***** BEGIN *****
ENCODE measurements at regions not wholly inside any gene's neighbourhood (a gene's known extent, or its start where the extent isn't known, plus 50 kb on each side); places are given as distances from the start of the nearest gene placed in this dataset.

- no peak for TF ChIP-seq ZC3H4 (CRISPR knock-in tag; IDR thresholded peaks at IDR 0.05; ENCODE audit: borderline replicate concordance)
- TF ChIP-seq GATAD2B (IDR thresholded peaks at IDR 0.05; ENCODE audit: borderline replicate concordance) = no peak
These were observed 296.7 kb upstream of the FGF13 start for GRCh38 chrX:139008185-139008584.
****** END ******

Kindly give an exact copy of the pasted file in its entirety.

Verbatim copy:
ENCODE measurements at regions not wholly inside any gene's neighbourhood (a gene's known extent, or its start where the extent isn't known, plus 50 kb on each side); places are given as distances from the start of the nearest gene placed in this dataset.

- no peak for TF ChIP-seq ZC3H4 (CRISPR knock-in tag; IDR thresholded peaks at IDR 0.05; ENCODE audit: borderline replicate concordance)
- TF ChIP-seq GATAD2B (IDR thresholded peaks at IDR 0.05; ENCODE audit: borderline replicate concordance) = no peak
These were observed 296.7 kb upstream of the FGF13 start for GRCh38 chrX:139008185-139008584.